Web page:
• We need to design services that are equitable and accessible.

  • Refine and revise how we teach our students about health care, nutrition and breastfeeding.

  • Identify methods by which organizations can implement plans that will attain Healthy 2010 objectives on breastfeeding and nutrition and related chronic diseases.

  • Define our own research agendas to acknowledge and respect the population on which we are conducting our research.

This includes creative data collection methods to capture culturally sensitive information, evaluation methods and tools to measure and track attainment of the elimination of racial disparities as defined in the Healthy 2010 objectives.

  • Provide opportunities for networking, mentoring and recruitment of individuals from diverse communities into the fields of nutrition and breastfeeding.

  • Acknowledge and understand the role that civil right laws and mandates have on the provision of services and how we can facilitate equity in treatment for all our patients and clients.

  • Begin to develop model strategies that impact on the prevention of chronic diseases and address racial disparities of health through nutrition and breastfeeding interventions, in our communities, which will acknowledge and be sensitive to the diverse populations we serve.

  • Develop culturally appropriate marketing and outreach methods which will foster the understanding in communities of color, the importance of good nutrition and breastfeeding.

  • Utilize or create community coalitions and collaboratives between public and private entities that will take advantage of the full resources available in our communities to improve the nutritional and health status of their members.

Naturally, these changes cannot happen overnight. But this week will start the journey.

Over the next few days we will begin a two-year process to create a nationwide agenda to eliminate racial disparities in health utilizing the powerful tools of nutrition and breastfeeding services, promotion and support.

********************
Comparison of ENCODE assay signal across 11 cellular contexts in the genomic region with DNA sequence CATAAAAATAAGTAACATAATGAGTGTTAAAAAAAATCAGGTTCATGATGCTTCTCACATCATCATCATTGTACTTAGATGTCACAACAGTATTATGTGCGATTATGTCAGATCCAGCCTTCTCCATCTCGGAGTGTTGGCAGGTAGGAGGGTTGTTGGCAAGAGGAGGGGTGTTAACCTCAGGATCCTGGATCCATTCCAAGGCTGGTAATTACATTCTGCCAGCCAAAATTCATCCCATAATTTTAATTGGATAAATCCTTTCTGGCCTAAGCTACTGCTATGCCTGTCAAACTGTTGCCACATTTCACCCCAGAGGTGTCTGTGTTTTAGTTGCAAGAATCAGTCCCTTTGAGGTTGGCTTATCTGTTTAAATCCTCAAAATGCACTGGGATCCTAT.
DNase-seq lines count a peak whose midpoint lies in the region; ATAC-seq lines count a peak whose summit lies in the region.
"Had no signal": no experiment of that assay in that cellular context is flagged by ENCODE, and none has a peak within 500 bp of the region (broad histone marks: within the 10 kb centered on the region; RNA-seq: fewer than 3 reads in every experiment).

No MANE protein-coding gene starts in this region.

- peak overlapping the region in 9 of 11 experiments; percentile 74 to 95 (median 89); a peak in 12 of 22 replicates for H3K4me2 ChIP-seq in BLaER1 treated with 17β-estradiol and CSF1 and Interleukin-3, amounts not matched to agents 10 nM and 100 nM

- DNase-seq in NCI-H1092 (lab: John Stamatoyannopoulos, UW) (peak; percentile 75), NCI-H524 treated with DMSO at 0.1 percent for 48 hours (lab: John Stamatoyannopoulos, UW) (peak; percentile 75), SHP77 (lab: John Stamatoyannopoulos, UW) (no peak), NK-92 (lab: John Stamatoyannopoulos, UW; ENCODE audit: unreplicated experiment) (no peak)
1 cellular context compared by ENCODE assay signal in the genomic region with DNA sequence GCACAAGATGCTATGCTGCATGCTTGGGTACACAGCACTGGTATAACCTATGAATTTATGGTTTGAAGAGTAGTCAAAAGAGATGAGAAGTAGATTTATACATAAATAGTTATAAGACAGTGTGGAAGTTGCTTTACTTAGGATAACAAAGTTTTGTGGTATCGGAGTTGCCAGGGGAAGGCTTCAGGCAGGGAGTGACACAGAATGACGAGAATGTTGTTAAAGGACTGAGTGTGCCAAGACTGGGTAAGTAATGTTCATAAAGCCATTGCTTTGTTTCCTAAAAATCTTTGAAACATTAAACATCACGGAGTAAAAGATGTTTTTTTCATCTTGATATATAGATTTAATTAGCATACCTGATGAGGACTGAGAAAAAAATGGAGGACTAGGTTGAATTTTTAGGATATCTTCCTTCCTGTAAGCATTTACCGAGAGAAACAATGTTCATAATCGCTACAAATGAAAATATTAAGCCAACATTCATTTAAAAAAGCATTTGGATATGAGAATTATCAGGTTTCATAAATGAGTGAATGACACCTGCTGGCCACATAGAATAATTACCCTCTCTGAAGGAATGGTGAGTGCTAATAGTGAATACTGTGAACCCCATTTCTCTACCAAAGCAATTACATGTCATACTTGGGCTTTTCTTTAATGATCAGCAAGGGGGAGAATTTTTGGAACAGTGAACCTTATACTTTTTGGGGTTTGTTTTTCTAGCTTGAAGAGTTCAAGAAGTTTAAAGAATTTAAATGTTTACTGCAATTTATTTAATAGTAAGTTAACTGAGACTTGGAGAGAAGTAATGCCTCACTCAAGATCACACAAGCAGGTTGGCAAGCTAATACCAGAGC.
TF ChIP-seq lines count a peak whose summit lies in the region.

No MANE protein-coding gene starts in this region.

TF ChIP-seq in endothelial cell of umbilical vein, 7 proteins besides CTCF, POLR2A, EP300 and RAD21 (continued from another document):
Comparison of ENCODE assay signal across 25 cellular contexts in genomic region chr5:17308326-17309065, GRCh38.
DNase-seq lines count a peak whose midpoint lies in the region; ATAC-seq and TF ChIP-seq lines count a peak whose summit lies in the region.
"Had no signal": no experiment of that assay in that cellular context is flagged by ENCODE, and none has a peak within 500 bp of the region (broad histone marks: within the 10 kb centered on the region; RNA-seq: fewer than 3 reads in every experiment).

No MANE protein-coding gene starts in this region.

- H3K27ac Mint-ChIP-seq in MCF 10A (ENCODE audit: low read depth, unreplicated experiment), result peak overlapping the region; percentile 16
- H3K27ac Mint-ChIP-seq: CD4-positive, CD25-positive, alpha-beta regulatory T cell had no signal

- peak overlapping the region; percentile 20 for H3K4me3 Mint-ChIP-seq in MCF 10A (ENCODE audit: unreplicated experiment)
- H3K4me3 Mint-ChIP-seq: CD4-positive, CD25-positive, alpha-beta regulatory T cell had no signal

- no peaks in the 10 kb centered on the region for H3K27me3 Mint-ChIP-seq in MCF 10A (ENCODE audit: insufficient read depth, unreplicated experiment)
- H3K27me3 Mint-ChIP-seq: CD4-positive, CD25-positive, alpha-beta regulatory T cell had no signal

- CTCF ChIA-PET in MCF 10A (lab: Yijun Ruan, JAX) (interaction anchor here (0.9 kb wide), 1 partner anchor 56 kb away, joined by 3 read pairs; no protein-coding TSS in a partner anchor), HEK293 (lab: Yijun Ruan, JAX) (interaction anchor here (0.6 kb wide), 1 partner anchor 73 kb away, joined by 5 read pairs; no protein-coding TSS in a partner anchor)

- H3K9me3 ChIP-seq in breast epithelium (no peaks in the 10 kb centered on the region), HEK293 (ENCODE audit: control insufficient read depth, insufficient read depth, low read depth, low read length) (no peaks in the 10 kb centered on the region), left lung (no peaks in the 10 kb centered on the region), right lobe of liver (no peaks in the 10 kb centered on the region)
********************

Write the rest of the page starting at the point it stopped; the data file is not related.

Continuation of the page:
We will learn more about, and synthesize information about the elements of racial disparities in health; culturally and linguistically appropriate services: civil rights laws, including new policies on language assistance; and about the new Health and Human Services Blueprint for Breastfeeding.

We will learn about specific issues of interest in your workshops. At these workshops we will have the opportunity to discuss and debate with your colleagues and the faculty key issues of importance.

On the third day, in the action-planning portion of the Summit we will have the opportunity to develop action plans for states and other entities to influence change in policy, programmatic and administrative initiatives. This will facilitate the elimination of racial disparities in health through breastfeeding, nutrition, and cultural competency.

Participants will be directed to identifying supporting evidence for these recommendations and describe potential challenges to implementation.

We will formulate measurable objectives to accomplish in the next two years, strategies to eliminate racial disparities in health and creating an action plan to reach these objectives.

We will collaborate with states, our stakeholders and other key entities to develop a process to reach our objectives.

This is ambitious agenda; but it is achievable. Now it's time to get to work.

Thank you.